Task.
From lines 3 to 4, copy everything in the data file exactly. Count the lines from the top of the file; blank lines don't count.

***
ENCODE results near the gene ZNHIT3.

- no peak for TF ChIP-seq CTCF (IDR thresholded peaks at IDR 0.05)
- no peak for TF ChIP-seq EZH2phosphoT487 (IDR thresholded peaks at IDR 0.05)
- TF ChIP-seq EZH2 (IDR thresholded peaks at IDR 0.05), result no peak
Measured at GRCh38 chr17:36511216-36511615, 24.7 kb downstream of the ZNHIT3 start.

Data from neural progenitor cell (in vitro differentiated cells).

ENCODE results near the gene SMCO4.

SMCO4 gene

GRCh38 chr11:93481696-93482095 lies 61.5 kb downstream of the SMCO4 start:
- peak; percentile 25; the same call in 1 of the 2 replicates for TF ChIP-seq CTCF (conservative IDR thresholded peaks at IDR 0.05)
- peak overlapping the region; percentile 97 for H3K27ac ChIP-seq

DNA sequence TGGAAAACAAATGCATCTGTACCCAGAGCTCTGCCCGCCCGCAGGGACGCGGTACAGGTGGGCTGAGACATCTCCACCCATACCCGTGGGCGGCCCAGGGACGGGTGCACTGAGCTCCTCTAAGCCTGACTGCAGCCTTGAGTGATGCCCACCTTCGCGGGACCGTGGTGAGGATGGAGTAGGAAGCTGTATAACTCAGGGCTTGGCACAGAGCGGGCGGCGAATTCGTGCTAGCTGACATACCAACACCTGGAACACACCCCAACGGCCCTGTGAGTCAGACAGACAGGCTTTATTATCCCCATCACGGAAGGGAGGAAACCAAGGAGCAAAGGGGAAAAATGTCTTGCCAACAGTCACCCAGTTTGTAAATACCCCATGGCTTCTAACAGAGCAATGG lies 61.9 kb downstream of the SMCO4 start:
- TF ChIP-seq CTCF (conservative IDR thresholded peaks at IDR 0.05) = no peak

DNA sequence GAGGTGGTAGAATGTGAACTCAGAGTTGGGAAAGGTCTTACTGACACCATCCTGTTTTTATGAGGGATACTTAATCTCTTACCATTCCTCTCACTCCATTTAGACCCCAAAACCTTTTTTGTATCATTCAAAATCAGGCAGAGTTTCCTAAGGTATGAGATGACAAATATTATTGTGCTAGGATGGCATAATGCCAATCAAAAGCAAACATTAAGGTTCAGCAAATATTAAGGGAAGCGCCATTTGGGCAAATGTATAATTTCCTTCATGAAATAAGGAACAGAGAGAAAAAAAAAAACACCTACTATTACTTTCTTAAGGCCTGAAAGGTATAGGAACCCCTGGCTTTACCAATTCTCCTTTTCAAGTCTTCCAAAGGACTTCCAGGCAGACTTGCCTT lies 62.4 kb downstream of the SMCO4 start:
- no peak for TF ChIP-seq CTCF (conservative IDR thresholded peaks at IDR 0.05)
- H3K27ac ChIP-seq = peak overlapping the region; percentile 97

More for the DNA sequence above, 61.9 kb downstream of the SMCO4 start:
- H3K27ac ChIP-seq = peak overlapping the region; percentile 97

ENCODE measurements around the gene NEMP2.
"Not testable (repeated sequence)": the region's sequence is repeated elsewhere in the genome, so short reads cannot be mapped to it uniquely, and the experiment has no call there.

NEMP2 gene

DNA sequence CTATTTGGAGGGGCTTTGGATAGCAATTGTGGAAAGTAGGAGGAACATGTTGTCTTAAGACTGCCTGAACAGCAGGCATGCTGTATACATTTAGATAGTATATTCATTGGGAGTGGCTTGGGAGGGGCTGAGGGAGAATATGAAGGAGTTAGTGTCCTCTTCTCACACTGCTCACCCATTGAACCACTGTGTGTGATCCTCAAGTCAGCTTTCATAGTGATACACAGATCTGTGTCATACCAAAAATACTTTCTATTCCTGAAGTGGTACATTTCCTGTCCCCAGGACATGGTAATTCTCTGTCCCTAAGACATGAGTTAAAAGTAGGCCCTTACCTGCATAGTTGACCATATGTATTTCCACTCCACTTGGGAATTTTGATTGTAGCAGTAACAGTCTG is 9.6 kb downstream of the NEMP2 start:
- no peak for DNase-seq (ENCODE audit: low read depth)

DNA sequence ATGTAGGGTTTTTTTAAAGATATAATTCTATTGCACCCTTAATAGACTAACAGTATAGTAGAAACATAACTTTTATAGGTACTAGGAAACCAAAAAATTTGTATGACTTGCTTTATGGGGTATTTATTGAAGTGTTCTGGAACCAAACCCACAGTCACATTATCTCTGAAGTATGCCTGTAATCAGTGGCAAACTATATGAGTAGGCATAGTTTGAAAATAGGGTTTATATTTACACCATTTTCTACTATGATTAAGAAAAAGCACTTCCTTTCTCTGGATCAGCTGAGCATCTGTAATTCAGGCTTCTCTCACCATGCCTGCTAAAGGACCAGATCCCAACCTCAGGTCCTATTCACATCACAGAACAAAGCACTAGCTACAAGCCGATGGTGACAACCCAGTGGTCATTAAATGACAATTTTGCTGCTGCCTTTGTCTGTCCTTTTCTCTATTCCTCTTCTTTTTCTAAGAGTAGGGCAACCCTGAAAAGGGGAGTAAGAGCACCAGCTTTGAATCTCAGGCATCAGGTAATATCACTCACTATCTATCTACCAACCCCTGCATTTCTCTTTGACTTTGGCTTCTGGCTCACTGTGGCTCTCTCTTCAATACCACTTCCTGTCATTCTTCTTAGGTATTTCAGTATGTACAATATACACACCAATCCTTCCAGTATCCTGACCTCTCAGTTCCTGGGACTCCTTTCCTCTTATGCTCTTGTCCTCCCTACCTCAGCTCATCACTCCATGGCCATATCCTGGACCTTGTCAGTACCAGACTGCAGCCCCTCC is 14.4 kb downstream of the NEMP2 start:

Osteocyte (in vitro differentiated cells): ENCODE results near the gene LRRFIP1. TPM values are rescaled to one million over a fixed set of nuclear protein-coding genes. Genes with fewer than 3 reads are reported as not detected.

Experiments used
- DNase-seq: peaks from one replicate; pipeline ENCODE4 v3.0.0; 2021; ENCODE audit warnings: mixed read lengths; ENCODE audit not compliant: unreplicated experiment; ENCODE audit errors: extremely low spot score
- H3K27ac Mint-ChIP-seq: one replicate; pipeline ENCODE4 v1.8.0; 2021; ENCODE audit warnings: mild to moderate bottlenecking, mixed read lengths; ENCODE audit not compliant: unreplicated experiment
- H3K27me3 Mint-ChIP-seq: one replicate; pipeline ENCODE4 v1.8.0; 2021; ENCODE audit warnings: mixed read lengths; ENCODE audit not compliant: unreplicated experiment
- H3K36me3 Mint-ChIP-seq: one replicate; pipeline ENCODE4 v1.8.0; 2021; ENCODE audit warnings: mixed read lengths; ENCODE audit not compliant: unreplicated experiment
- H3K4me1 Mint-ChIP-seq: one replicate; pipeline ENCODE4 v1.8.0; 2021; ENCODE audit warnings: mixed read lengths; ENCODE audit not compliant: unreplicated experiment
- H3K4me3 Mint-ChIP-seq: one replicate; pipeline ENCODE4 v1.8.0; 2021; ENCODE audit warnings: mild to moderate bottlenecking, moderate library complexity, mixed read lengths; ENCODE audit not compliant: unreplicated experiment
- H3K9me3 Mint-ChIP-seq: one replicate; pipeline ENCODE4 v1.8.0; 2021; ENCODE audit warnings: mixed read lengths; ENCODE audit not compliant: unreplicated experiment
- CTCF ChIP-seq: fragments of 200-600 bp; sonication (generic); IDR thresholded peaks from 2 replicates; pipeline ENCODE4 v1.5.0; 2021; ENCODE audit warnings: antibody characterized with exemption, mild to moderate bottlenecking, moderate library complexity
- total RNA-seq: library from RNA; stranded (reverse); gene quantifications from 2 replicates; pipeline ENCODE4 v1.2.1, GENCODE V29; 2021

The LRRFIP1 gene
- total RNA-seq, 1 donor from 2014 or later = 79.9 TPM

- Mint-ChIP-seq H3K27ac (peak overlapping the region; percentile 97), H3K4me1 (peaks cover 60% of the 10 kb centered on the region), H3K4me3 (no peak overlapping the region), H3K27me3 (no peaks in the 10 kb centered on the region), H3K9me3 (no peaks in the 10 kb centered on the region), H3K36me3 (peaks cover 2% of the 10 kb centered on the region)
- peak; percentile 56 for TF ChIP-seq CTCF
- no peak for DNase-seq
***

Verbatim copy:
- no peak for TF ChIP-seq EZH2phosphoT487 (IDR thresholded peaks at IDR 0.05)
- TF ChIP-seq EZH2 (IDR thresholded peaks at IDR 0.05), result no peak